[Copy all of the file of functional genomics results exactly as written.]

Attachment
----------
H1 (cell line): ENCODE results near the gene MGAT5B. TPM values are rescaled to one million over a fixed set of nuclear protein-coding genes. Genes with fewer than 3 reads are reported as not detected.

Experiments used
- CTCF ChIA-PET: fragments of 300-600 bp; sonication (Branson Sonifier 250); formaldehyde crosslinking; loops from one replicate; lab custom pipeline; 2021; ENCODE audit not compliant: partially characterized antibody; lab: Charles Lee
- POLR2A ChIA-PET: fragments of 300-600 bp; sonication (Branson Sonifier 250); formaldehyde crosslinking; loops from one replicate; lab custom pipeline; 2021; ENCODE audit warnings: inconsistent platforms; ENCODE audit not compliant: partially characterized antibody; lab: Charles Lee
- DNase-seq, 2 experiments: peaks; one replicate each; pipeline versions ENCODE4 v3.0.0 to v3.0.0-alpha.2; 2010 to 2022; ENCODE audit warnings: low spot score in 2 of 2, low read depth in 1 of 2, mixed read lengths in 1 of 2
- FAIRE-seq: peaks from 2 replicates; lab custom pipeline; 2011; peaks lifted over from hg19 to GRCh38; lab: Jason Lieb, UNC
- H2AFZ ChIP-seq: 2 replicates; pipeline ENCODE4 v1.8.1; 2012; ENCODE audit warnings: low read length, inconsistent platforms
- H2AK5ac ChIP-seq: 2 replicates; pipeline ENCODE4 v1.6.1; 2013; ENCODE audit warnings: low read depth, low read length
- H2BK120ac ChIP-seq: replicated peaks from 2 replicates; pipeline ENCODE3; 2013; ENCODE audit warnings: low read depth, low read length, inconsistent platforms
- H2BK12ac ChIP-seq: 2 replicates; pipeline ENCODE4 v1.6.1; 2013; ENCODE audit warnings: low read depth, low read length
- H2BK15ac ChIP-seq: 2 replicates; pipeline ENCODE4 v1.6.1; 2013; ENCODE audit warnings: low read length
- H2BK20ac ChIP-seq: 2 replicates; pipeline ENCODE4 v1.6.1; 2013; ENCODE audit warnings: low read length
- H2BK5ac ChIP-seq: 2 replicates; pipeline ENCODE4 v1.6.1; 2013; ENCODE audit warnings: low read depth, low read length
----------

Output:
H1 (cell line): ENCODE results near the gene MGAT5B. TPM values are rescaled to one million over a fixed set of nuclear protein-coding genes. Genes with fewer than 3 reads are reported as not detected.

Experiments used
- CTCF ChIA-PET: fragments of 300-600 bp; sonication (Branson Sonifier 250); formaldehyde crosslinking; loops from one replicate; lab custom pipeline; 2021; ENCODE audit not compliant: partially characterized antibody; lab: Charles Lee
- POLR2A ChIA-PET: fragments of 300-600 bp; sonication (Branson Sonifier 250); formaldehyde crosslinking; loops from one replicate; lab custom pipeline; 2021; ENCODE audit warnings: inconsistent platforms; ENCODE audit not compliant: partially characterized antibody; lab: Charles Lee
- DNase-seq, 2 experiments: peaks; one replicate each; pipeline versions ENCODE4 v3.0.0 to v3.0.0-alpha.2; 2010 to 2022; ENCODE audit warnings: low spot score in 2 of 2, low read depth in 1 of 2, mixed read lengths in 1 of 2
- FAIRE-seq: peaks from 2 replicates; lab custom pipeline; 2011; peaks lifted over from hg19 to GRCh38; lab: Jason Lieb, UNC
- H2AFZ ChIP-seq: 2 replicates; pipeline ENCODE4 v1.8.1; 2012; ENCODE audit warnings: low read length, inconsistent platforms
- H2AK5ac ChIP-seq: 2 replicates; pipeline ENCODE4 v1.6.1; 2013; ENCODE audit warnings: low read depth, low read length
- H2BK120ac ChIP-seq: replicated peaks from 2 replicates; pipeline ENCODE3; 2013; ENCODE audit warnings: low read depth, low read length, inconsistent platforms
- H2BK12ac ChIP-seq: 2 replicates; pipeline ENCODE4 v1.6.1; 2013; ENCODE audit warnings: low read depth, low read length
- H2BK15ac ChIP-seq: 2 replicates; pipeline ENCODE4 v1.6.1; 2013; ENCODE audit warnings: low read length
- H2BK20ac ChIP-seq: 2 replicates; pipeline ENCODE4 v1.6.1; 2013; ENCODE audit warnings: low read length
- H2BK5ac ChIP-seq: 2 replicates; pipeline ENCODE4 v1.6.1; 2013; ENCODE audit warnings: low read depth, low read length